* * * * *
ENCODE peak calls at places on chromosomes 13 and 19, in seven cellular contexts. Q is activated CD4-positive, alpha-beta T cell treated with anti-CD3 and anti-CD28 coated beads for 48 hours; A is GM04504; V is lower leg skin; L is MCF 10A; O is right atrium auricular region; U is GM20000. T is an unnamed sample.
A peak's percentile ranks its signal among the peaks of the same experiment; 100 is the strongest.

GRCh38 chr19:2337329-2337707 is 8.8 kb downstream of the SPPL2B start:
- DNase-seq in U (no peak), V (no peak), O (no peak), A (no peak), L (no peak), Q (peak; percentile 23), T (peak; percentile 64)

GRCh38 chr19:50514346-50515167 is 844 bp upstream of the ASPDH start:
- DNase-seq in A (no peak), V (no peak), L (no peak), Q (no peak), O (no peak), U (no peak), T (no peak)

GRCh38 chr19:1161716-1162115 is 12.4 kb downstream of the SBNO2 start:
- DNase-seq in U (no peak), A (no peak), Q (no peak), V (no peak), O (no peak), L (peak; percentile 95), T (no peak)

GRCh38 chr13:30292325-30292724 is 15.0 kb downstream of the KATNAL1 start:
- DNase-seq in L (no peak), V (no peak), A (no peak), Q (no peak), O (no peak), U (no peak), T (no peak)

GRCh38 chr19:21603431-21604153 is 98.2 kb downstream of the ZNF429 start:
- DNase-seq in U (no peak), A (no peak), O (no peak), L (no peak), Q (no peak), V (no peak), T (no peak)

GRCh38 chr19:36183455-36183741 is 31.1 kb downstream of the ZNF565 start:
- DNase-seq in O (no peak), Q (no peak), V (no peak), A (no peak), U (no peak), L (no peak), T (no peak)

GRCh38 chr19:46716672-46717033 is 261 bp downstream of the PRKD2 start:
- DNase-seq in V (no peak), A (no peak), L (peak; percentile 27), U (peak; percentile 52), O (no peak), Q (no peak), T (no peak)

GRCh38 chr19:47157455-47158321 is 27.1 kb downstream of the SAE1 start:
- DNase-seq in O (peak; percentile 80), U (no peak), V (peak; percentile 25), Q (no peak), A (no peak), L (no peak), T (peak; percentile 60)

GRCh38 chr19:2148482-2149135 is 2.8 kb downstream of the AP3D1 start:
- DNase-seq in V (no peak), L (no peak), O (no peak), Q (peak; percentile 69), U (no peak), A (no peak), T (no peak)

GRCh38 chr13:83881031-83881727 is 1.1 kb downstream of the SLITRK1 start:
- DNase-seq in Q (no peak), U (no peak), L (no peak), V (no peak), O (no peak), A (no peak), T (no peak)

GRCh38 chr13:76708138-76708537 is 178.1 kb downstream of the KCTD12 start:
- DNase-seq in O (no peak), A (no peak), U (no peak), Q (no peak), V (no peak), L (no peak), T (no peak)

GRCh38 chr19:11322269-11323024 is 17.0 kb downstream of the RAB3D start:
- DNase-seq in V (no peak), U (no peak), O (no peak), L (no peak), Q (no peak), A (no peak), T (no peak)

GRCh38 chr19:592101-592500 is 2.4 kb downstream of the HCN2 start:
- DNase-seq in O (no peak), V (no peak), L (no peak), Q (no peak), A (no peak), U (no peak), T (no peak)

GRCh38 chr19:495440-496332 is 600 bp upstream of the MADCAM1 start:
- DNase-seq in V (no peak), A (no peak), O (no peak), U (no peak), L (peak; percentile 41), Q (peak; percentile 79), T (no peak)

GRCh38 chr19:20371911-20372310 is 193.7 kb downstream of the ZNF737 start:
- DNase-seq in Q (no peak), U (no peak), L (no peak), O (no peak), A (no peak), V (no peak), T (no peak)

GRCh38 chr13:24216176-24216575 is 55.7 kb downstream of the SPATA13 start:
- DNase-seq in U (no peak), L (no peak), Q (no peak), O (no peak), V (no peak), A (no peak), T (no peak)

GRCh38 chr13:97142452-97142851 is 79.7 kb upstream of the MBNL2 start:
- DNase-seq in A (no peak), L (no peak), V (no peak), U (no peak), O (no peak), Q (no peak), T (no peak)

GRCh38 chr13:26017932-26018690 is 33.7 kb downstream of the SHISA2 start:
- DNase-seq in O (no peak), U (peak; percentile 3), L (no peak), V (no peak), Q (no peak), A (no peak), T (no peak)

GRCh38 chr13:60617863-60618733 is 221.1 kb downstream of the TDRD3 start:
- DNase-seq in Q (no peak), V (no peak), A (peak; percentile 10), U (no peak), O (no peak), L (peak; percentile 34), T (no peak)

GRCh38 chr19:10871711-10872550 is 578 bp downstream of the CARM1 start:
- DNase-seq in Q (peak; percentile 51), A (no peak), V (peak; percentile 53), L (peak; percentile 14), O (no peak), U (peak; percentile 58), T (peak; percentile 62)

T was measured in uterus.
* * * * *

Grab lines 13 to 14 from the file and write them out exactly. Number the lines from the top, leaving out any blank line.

GRCh38 chr19:36183455-36183741 is 31.1 kb downstream of the ZNF565 start:
- DNase-seq in O (no peak), Q (no peak), V (no peak), A (no peak), U (no peak), L (no peak), T (no peak)